PERSPECTIVE: Only blocks away from Charlie Hebdo

Chelsea Cobb, senior French and public relations major, spent January in Paris, France participating in an International Study Abroad Program and studying at the Institut Catholique de Paris.

That Wednesday was completely normal. I woke up. I made my toast and coffee. I hurriedly put on my makeup and stared at my closet searching for something to wear. It was perfectly normal.

I ran and walked to the metro in a still dark, chilly Paris. A completely normal Paris.

I was running late, but that’s normal, too. We had class; we learned about the future tense.

We sat in our classroom in the middle of Paris. When class was finished, we filed out and took our turns descending the spiral staircase.

The air was cold. The people walked quickly.

That day I had lunch with friends from class – a beautiful assortment of people from many points on a map who were all taking the January Intensive Month program at the Institut Catholique de Paris. Some were part of the same study abroad program as I was, likely set up by their colleges or universities to receive credit towards their majors.

We had burgers on the corner down from our school. We laughed at how much we enjoyed talking about languages and phonetics and bonded over how homesick we got at night; but we decided that Paris was better than any of the homes we were missing.

But the brisk walk back to the school was different. A huge crowd had developed in front of the enormous wooden doors, and at the center of the crowd were several men dressed in black.

We inched our ways into the circle’s heart and a tall man with dark, kind eyes asked if I had my student I.D. card.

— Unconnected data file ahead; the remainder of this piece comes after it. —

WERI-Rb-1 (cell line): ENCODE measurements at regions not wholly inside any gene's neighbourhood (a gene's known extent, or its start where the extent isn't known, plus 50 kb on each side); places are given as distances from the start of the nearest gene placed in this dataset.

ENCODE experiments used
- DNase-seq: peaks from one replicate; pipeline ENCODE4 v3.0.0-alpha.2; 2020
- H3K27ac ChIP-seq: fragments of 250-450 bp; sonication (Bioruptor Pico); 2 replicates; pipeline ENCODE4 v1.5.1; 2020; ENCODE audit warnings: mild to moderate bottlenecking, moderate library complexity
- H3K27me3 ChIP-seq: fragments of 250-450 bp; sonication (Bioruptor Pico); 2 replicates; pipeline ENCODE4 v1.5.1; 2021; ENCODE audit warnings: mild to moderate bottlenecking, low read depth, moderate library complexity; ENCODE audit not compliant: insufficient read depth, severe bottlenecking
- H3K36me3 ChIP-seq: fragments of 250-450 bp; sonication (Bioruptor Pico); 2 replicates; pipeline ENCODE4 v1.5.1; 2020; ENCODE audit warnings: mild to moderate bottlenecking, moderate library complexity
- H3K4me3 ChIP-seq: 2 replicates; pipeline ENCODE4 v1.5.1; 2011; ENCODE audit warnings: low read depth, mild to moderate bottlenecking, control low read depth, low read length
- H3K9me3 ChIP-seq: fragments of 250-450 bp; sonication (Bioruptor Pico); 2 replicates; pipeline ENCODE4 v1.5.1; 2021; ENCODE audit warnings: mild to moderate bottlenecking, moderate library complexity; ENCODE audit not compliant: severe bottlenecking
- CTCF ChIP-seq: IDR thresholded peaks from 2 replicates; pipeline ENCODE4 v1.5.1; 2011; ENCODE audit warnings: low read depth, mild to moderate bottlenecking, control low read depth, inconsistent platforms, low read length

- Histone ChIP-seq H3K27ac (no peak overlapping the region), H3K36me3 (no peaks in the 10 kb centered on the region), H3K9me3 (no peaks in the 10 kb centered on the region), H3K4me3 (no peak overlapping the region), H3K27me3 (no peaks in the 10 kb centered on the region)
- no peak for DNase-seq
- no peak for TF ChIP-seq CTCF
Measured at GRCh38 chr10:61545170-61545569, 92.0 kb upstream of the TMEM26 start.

“Allez-y,” he ushered me inside.

I picked up pieces of conversations. With each one I grew more afraid. At this point, each of my friends had made it inside, and we were standing in the open courtyard. We couldn’t understand what people were saying, we hadn’t used the words in these conversations before, but one was clear: terrorisme.

We thought something had happened at our school. It was all happening so quickly, and, before we realized it, we were back out on the street in front of the school each deciding where we should go. We all split up, most decided to go home. Two of us felt that we wanted to hear what was going on from familiar faces.

The metro ride to the study abroad office felt like an eternity. Every movement made me jump, every face looked worried.

When we burst through the door to the office, we were greeted by the news on the television and sad, but calm, familiar faces. They had worked so diligently to make sure we arrived to Paris safely, assimilated into French culture as easily as possible, and now, there were things happening that no one could have foreseen. No one could have known. Yet, here we were. We were frightened students and they had to figure out the best words to say that were truthful enough to inform us yet soft enough to keep us calm.

“There has been an attack,” Gabriel, the kind International Study Abroad representative said. “We don’t know much yet, but we know that you guys are okay. Students aren’t the target.”

I specifically remember those words, and they stuck with me for the rest of my time in Paris. “Students aren’t the target.”

“You guys are okay.”

I had never been out of the country before and I had just started to get over my homesickness. I had just started to feel like I could be okay in this new city. I hadn’t planned for this, I had never considered this as a possibility. Now, it was all I could think about.

We learned that two gunmen had stormed the offices of Charlie Hebdo, a satirical, weekly publication, and opened fire, killing twelve. Among the victims were cartoonists, the editor-in-chief, an economist, editors, a guest, police officers and a maintenance worker. Each victim had a story, a face, a family.

I’m not sure why it hit me so hard. Over two million people live in Paris, and I was only one. I couldn’t stop imagining how scared those people had to have been inside the Charlie Hebdo office. I couldn’t stop thinking about it.